Over the past year it failed me during each and every update with obscure error messages even for small security upgrades, broken installations and last resort actions such as deleting app directories and simply ignoring some warnings and to move ahead despite of them. If you think it can't be that bad, here's my account of one such update session last year. In the meantime I've become so frustrated and cautious as to clone my live Owncloud system and first try the update on a copy I can throw away. Only once I've found out how to run the upgrade process, which unfortunately changes every now and then as well, which things break and how to fix them do I run an upgrade on my production system. But perhaps there is some hope in sight?
My last upgrade a couple of days ago worked flawlessly, apart from the fact that the update process has changed again and it's now mandatory to finalize the upgrade process from a console. But at least it didn't fail. I was about to troll about the topic again but this morning I saw a blog post over at the Owncloud blog in which they finally admit in public that their upgrade process leaves a lot to be desired and that they have started to implement a lot of things to make it more robust and easier to understand. If you have trouble updating Owncloud as well I recommend to read the post, it might make you feel a bit better and give you some hope for the next update process.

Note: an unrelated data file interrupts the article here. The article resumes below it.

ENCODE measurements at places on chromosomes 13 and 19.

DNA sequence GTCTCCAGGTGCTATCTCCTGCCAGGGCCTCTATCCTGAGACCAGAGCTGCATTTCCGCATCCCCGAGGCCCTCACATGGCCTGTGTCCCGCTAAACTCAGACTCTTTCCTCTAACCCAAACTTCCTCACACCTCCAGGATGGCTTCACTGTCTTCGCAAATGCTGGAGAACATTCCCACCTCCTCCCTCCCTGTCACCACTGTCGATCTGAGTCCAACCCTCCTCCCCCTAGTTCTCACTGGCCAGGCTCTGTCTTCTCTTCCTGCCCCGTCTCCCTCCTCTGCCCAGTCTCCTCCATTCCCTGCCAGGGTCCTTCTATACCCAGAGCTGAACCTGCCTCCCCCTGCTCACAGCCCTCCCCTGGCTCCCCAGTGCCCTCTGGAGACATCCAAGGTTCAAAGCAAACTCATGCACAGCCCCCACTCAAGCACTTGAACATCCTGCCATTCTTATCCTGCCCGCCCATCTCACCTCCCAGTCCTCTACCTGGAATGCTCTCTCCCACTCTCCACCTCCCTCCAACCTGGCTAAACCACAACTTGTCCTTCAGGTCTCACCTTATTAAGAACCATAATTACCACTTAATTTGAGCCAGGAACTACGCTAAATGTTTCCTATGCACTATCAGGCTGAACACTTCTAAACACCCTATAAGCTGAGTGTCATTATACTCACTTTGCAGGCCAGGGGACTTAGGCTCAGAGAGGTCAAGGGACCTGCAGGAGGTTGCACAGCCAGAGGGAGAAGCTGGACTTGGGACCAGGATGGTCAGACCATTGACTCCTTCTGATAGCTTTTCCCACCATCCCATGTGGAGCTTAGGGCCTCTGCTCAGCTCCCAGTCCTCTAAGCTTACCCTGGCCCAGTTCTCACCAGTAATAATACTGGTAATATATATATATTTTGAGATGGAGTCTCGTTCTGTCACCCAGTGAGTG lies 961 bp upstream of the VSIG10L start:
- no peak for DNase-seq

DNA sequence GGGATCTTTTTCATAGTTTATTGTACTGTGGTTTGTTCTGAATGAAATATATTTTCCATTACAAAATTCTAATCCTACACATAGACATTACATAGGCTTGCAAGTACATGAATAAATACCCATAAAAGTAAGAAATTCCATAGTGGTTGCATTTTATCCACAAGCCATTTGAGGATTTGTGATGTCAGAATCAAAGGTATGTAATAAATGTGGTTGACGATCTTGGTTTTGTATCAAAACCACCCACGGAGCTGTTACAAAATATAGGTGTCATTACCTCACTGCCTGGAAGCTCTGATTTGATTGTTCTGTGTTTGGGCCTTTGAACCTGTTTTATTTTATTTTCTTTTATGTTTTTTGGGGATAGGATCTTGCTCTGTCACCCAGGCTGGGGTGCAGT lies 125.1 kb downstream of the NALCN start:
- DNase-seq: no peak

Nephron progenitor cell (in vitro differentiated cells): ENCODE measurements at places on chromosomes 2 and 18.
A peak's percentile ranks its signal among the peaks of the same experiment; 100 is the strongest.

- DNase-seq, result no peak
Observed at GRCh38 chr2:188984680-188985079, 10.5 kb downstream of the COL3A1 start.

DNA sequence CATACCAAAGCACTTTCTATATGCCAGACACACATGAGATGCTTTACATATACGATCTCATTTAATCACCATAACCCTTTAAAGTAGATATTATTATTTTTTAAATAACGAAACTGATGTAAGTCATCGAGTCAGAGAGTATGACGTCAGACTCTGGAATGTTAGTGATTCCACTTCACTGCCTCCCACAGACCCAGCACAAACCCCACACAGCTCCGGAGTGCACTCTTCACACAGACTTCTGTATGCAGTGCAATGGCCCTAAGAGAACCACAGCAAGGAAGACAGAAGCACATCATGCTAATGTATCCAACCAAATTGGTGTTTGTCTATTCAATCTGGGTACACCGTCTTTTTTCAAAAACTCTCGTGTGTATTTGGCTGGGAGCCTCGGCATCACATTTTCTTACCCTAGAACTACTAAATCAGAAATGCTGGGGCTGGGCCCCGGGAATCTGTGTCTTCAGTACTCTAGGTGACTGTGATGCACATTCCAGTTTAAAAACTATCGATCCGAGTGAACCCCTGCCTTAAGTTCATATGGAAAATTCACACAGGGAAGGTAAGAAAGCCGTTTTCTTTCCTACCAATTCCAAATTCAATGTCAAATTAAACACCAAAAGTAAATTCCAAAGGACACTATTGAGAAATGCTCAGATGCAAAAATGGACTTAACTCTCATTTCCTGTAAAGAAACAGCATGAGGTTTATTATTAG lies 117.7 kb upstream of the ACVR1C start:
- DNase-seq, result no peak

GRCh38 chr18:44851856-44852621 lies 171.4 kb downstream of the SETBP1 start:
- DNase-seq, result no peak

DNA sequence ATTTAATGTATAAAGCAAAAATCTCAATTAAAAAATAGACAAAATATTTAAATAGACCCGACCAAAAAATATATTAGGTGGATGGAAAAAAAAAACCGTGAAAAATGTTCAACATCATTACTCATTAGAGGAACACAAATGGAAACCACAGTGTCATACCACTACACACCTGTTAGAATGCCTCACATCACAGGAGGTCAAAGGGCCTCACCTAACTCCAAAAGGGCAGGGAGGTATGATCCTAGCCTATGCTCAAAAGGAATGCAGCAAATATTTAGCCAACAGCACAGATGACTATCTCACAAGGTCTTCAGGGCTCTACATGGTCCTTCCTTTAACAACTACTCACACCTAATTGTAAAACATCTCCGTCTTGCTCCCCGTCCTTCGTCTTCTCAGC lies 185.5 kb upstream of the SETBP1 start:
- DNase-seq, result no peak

And to the Owncloud developers I would recommend to go a bit beyond what they have envisaged so far: Blinking lights, more robustness and more information of what is going on during an update is a nice thing and will certainly improve the situation. In the end, however, I want an update process that is just like Wordpress'es: You wake up in the morning and have an email in your inbox from your Wordpress installation that tells you that it has just updated itself, that all is well and that you don't have to do anything anymore! That's how it should be!